Jeddah summit to explore new trends in facilities management industries

There are already many green FM projects running in places like KAUST (pictured) and Saudi Aramco.
Updated 13 January 2017
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Jeddah summit to explore new trends in facilities management industries

JEDDAH: Leaders of the facilities management industry (FM) will meet at an international level summit in Jeddah on Sunday to discuss FM solutions and new trends in the cleaning, and waste management industries.
The Facilities Management Leaders’ Summit will take place at the Jeddah Center for Forum and Events in parallel with the FM Expo Saudi and Saudi Clean Expo from Jan. 15 to 17.
The FM service industry, which is concerned with the operation and maintenance of buildings and properties, is witnessing a fast growth in Saudi Arabia.
The event will address this evolvement by highlighting major infrastructure projects, higher rates of outsourcing as well as regulatory plans.
“This summit is an essential step in the progress and development of the FM industry in Saudi Arabia,” Mohammad Tassi, who will be giving a talk on Green FM, told Arab News.
“Conferences and educational summits are cornerstones as they provide vital knowledge, exposure to various specialties in the field, which is still evolving, and give the chance for people working in the industry to exchange ideas and expertise.”
The summit will discuss the business opportunities for the FM sector in Saudi Arabia. It aims to outline the potential impact on the facilities management and asset management sectors in line with the 2030 Vision, and will also focus on raising the awareness on green environment friendly FM.
“There is a huge potential in Saudi Arabia,” added Tassi, who is the director of facilities, King Abdullah Petroleum Studies and Research Center (KAPSARC) based in Riyadh.
“The FM industry is still evolving and the green FM is in its early stages. I can already see many green FM projects running in places like King Abdullah University of Science and Technology (KAUST) and Saudi Aramco. But at the same time you find other places where you feel that green FM implementation is missing. The industry is still growing.”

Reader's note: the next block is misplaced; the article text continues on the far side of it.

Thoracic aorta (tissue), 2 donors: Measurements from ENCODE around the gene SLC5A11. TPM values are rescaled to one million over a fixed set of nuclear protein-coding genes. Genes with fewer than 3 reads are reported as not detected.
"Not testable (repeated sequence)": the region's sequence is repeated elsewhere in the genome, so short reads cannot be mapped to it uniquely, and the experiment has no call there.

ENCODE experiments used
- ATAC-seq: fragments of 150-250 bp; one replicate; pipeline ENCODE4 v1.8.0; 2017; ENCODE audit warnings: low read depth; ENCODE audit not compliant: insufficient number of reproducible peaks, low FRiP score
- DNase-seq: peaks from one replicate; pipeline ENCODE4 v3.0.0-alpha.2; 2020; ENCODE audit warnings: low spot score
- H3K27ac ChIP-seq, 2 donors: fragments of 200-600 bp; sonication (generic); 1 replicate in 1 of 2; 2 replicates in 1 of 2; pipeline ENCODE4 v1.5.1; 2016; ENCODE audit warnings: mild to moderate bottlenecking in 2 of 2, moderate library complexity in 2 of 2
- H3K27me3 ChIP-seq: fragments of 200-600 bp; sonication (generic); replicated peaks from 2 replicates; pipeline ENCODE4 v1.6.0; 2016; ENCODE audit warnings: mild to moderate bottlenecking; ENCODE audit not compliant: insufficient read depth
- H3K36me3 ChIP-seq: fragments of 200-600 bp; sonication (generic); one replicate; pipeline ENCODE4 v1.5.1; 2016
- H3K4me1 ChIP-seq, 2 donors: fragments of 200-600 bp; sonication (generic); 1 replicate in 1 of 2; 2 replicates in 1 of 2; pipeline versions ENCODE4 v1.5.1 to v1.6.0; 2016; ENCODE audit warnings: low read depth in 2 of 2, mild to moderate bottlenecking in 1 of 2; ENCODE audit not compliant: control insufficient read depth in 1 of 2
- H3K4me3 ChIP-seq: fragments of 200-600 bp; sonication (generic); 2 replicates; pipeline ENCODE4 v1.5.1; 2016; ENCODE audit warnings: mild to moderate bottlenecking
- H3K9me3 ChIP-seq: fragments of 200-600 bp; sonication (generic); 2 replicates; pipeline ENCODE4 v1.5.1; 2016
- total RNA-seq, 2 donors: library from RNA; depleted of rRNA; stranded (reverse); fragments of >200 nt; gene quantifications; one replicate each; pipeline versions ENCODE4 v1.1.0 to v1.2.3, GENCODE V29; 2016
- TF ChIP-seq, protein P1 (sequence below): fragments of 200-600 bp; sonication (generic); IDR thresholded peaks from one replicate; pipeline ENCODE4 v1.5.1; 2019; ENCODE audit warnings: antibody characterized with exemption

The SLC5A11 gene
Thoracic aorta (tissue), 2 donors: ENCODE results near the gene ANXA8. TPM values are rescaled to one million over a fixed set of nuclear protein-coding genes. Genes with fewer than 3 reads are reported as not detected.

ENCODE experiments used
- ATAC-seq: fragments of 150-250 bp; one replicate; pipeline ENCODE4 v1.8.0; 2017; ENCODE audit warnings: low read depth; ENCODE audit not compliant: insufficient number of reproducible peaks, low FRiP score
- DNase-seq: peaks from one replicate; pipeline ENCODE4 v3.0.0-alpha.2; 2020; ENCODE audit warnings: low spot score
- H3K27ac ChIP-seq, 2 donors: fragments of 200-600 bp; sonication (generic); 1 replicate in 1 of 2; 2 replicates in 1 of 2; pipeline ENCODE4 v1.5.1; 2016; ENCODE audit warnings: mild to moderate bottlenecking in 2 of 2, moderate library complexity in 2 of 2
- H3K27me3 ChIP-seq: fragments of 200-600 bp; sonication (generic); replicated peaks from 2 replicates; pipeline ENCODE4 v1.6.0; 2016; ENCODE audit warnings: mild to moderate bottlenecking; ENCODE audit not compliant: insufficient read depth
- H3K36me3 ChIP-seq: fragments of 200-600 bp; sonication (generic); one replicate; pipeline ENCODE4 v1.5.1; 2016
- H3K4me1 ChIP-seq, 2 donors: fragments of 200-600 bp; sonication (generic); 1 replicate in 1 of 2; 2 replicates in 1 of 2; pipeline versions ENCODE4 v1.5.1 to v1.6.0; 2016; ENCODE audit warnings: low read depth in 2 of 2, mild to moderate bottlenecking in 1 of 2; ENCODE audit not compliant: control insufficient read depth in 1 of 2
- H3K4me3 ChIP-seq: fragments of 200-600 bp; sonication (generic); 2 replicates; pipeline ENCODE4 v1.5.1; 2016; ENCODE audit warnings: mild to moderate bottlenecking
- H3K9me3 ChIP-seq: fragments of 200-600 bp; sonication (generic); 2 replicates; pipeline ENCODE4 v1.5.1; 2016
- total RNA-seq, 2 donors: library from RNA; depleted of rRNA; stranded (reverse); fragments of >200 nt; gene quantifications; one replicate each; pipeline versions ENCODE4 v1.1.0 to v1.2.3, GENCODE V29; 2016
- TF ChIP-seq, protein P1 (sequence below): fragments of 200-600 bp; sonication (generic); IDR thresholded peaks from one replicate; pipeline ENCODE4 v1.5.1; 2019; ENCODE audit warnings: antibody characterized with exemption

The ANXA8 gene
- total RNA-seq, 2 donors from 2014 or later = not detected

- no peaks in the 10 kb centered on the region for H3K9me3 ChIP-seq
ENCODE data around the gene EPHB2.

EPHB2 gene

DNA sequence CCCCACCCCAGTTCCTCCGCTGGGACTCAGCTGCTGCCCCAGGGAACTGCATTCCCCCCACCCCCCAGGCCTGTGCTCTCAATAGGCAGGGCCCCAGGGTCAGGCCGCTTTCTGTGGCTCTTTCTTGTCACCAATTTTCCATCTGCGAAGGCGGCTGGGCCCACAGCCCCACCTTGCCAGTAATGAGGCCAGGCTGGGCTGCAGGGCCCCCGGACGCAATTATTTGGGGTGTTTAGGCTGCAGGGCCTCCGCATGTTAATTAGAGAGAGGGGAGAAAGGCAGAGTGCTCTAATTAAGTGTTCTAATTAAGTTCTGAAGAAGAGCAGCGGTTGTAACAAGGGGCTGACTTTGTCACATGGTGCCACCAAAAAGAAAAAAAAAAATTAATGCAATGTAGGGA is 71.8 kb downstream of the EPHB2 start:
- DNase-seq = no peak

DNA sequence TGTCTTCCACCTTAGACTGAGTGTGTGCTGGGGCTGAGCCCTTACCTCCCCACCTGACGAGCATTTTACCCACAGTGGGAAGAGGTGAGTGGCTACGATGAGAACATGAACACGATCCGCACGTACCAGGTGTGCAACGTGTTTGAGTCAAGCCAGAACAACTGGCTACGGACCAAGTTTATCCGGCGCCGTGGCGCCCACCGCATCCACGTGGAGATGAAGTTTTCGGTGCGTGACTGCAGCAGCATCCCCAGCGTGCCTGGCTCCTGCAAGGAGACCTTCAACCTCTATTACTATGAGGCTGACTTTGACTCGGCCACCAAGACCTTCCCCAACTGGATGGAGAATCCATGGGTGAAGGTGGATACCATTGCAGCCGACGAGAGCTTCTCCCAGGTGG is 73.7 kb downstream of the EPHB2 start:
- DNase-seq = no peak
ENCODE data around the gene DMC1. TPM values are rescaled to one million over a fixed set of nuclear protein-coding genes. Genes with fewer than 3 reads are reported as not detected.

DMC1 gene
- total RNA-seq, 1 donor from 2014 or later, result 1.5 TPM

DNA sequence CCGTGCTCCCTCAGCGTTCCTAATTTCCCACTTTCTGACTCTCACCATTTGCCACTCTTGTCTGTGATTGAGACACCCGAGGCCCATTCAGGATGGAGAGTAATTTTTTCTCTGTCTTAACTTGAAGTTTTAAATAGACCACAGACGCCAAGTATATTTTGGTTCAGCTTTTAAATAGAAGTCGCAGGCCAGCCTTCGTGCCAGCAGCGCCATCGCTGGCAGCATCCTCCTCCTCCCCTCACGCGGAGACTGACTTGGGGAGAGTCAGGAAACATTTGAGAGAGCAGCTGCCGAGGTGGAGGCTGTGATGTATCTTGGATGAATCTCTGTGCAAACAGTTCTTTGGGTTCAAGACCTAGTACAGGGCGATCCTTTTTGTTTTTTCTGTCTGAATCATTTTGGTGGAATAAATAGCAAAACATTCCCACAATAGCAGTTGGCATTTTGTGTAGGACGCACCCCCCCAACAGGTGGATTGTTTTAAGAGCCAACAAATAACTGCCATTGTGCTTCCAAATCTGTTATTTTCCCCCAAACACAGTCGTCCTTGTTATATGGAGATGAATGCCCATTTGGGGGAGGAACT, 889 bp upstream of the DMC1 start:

He said that training and education in this area is crucial as well as the change of human behavior.
“We need to think about FM in a comprehensive manner and as a science rather than just a maintenance practice. Once we change the perception about FM, we can start moving forward in the knowledge, expertise and the implementation,” he told Arab News.
The opening remarks will be chaired by Lionel Prodgers, managing director of Agents4RM.
Other speakers include Richard Naylor, CEO of DTZ, Alistair Stranack, partner at Credo Business Consulting, Saleh Al-Rajhi, general manager of Advance Facilities Management, and Barry Clarke, general manager of Qatar and Saudi Arabia Mace Marco.


US poised to end waivers for 5 countries importing Iranian oil

Updated 35 min 53 sec ago
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US poised to end waivers for 5 countries importing Iranian oil

  • Japan, South Korea, Turkey, China and India were exempted from sanctions until May 2
  • Since November, Italy, Greece and Taiwan have stopped importing oil from Iran

WASHINGTON: The Trump administration is poised to tell five nations, including allies Japan, South Korea and Turkey, that they will no longer be exempt from US sanctions if they continue to import oil from Iran, officials said Sunday.
Secretary of State Mike Pompeo plans to announce on Monday that the administration will not renew sanctions waivers for the five countries when they expire on May 2, three US officials said. The others are China and India.
It was not immediately clear if any of the five would be given additional time to wind down their purchases or if they would be subject to US sanctions on May 3 if they do not immediately halt imports of Iranian oil.
The officials were not authorized to discuss the matter publicly and spoke on condition of anonymity ahead of Pompeo’s announcement.
The decision not to extend the waivers, which was first reported by The Washington Post, was finalized on Friday by President Donald Trump, according to the officials. They said it is intended to further ramp up pressure on Iran by strangling the revenue it gets from oil exports.
The administration granted eight oil sanctions waivers when it re-imposed sanctions on Iran after Trump pulled the US out of the landmark 2015 nuclear deal. They were granted in part to give those countries more time to find alternate energy sources but also to prevent a shock to global oil markets from the sudden removal of Iranian crude.
US officials now say they do not expect any significant reduction in the supply of oil given production increases by other countries, including the US itself and Saudi Arabia.
Since November, three of the eight — Italy, Greece and Taiwan — have stopped importing oil from Iran. The other five, however, have not, and have lobbied for their waivers to be extended.
NATO ally Turkey has made perhaps the most public case for an extension, with senior officials telling their US counterparts that Iranian oil is critical to meeting their country’s energy needs. They have also made the case that as a neighbor of Iran, Turkey cannot be expected to completely close its economy to Iranian goods.